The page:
Our long translucent-hindquarters nightmare is over. Earlier today, the judge in a federal class-action lawsuit brought by Lululemon shareholders released her final opinion, which dismisses both lawsuits brought against the company and its executives for allowing see-through pants to be sold in stores, not warning shareholders about the issue, and also not telling shareholders about the imminent firing of the company’s CEO over the issue. [More]
Lululemon scored a big legal win today, as a judge has ruled that a lawsuit brought by investors accusing the company of knowingly covering up a defect in its yoga pants should be dismissed. The defective fabric prompted a costly recall after customers complained that the pants were see-through. [More]
Nothing gets a company really thinking about its past customer slights like disappointing sales numbers, huh? After Lululemon’s quarterly same store sales took a dip for the first time since 2009, its new CEO says the brand has a bit of work to do restoring customers’ faith.
Listen, ladies: Despite the fact that you’re pretty darn sure you wear one size at Lululemon, if you’re complaining that the Luon yoga pants are sheer, you’re wrong. Maybe it’s that you’re a bigger size than you thought, and that’s why they’re see-through, not because of any fault on Lululemon’s part, see? That’s what some customers are hearing after reporting their pants are still sheer when they bend over. [More]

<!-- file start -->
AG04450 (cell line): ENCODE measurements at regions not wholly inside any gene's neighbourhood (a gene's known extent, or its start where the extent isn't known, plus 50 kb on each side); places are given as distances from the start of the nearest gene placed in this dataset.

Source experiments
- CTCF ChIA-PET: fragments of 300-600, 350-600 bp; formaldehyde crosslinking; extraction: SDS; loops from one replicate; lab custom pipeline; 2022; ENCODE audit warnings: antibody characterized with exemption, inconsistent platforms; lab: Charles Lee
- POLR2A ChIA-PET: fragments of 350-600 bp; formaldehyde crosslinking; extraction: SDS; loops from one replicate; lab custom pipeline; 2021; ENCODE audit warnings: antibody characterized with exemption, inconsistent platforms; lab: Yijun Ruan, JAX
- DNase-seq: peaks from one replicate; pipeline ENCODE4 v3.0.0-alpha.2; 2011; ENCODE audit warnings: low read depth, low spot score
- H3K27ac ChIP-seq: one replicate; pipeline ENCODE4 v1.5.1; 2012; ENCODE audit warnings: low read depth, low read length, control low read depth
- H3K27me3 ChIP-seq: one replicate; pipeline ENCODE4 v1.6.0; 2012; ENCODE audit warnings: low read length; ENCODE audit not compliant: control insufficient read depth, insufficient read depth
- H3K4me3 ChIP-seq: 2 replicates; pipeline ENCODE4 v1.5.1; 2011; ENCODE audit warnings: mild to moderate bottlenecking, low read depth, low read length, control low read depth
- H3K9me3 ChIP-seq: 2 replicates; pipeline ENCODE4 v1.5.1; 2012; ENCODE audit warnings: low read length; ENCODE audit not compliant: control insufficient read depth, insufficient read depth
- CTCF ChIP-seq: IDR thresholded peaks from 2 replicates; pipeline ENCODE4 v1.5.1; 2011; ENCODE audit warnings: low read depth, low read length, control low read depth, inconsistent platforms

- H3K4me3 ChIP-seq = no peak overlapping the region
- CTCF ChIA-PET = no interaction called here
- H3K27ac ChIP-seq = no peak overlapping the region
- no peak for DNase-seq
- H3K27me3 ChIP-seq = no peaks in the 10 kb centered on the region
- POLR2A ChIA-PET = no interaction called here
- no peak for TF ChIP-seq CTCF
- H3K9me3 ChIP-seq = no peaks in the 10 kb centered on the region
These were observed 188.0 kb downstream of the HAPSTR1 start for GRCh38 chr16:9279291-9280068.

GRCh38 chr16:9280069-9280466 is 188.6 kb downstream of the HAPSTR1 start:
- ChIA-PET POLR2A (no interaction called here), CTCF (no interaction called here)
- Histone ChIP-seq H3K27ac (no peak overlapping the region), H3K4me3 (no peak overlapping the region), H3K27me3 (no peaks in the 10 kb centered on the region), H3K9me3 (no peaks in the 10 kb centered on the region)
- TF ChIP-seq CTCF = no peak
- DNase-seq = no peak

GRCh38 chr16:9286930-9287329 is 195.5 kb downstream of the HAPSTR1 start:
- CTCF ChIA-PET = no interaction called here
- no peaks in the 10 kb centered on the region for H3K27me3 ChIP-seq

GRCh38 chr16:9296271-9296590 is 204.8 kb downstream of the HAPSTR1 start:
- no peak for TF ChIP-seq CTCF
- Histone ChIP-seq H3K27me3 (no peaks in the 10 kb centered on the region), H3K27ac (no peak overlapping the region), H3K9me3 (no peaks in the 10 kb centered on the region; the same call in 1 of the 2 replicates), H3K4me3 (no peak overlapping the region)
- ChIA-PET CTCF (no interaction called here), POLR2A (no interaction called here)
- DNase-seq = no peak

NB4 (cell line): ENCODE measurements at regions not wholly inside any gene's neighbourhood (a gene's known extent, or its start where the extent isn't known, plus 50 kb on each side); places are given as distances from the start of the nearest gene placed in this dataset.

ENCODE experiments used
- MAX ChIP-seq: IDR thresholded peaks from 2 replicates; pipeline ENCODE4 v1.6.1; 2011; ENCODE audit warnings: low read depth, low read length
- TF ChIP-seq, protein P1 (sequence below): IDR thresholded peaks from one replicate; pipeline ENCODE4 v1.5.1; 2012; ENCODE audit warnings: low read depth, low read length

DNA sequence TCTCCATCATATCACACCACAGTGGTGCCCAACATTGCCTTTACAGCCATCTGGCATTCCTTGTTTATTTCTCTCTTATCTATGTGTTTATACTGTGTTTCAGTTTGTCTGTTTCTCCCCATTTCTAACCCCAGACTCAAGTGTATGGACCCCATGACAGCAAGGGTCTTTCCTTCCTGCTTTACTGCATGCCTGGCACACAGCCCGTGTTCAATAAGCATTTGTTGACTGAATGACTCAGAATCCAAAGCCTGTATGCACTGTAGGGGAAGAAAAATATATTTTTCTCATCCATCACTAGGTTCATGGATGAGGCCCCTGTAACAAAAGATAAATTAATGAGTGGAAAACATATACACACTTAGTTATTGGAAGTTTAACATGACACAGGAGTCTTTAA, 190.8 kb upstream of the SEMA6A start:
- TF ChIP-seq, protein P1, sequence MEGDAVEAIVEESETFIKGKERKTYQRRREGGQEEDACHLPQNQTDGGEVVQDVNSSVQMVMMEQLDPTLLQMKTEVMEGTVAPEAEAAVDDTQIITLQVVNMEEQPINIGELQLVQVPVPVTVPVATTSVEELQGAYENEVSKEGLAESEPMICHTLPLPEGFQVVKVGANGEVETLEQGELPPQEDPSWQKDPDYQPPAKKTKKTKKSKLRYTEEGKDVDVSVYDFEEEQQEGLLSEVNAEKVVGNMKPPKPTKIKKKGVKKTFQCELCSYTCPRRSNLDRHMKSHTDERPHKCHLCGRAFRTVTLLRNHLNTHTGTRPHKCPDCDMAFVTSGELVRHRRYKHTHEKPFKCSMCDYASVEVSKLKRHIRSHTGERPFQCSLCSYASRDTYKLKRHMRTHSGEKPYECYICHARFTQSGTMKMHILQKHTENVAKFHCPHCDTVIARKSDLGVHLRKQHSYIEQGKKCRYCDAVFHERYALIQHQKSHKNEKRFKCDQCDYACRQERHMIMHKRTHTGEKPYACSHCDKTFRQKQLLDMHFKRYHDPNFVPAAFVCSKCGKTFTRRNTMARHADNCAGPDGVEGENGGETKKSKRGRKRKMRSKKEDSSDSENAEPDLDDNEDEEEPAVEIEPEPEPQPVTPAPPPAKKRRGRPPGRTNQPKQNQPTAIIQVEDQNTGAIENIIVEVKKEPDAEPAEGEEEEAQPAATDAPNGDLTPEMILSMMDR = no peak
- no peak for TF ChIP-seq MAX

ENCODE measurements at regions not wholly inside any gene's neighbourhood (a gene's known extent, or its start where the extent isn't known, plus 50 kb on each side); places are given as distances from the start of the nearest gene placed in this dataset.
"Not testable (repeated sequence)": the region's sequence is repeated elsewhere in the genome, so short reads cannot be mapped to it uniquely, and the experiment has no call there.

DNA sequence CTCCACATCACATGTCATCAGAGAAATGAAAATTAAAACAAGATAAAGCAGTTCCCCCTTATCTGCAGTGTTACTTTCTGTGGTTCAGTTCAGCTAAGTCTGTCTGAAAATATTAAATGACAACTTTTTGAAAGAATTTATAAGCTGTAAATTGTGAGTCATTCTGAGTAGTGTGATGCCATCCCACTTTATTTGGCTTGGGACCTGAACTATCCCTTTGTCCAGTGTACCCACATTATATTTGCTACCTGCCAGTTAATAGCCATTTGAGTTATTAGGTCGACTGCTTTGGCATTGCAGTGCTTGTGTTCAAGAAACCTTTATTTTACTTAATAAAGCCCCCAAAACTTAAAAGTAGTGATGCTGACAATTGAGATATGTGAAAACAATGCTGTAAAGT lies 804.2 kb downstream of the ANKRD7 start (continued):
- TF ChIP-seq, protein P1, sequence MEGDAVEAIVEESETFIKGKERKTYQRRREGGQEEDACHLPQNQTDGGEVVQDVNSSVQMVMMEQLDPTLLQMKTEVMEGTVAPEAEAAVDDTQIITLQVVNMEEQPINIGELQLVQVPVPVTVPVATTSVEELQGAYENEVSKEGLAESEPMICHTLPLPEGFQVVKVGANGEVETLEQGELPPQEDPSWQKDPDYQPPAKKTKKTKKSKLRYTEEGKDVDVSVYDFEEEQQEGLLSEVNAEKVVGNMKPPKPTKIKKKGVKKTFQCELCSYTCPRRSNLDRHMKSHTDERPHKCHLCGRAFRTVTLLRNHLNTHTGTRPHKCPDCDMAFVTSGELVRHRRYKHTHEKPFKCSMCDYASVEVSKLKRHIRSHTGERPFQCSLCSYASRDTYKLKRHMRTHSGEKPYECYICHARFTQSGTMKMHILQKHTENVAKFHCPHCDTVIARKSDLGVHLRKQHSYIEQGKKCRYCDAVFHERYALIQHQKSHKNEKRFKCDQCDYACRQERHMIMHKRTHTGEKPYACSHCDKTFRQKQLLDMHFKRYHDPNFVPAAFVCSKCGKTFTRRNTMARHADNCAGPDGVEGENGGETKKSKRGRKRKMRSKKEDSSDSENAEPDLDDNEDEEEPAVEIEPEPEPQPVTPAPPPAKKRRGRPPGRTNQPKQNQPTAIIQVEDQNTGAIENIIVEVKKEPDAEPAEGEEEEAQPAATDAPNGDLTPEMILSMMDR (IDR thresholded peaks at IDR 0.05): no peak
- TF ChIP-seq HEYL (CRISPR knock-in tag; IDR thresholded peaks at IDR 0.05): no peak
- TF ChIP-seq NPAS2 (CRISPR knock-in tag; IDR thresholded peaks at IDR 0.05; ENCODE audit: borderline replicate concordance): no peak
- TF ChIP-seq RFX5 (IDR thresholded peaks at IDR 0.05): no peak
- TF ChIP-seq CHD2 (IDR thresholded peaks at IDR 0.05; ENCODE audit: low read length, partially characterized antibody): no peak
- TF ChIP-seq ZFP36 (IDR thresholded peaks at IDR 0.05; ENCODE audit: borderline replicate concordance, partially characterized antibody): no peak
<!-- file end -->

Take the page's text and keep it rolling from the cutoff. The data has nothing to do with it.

There was a time, not long ago, when women wearing Lululemon yoga pants were worried — nay, afraid — that if they bent over at the waist, the whole world would see what my mother always told me to keep covered in public. The company had a sheer fabric problem and a big ol’ PR mess on its hands, one it’s attempting to wipe up with new, opaque fabric.
Here’s the problem with Lululemon’s now-infamous see-through yoga pants: they look and feel pretty much the same as pants that aren’t see-through. There’s really only one way to tell whether they’re truly see-through. You have to bend over and see whether anyone can see your business. Fans of the brand online report that some cashiers took this problem to its logical conclusion, and asked customers to bend over for butt inspections before they could return their pants. [More]